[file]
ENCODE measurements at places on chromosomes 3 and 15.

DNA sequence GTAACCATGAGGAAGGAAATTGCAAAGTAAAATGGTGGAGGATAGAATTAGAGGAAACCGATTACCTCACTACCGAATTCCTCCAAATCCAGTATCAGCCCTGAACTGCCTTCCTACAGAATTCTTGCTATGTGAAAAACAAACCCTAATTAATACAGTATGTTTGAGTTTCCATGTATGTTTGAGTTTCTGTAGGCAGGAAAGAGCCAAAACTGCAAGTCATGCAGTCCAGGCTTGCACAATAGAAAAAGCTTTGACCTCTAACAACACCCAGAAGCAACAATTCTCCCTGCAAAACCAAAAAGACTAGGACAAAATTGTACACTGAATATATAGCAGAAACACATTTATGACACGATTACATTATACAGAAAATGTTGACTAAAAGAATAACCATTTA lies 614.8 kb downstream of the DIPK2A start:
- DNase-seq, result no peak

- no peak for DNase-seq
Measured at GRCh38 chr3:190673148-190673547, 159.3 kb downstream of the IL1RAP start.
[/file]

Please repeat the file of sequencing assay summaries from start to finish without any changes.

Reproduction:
ENCODE measurements at places on chromosomes 3 and 15.

DNA sequence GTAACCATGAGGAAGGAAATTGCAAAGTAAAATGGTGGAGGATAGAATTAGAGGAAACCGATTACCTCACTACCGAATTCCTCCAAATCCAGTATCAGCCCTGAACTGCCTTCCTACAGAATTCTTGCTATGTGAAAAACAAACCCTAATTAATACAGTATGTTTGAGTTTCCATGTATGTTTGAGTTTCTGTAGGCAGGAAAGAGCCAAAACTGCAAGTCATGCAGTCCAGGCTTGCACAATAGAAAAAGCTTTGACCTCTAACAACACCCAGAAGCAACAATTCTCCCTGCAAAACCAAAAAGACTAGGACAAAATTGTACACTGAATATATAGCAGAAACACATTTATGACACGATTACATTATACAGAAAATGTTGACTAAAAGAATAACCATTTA lies 614.8 kb downstream of the DIPK2A start:
- DNase-seq, result no peak

- no peak for DNase-seq
Measured at GRCh38 chr3:190673148-190673547, 159.3 kb downstream of the IL1RAP start.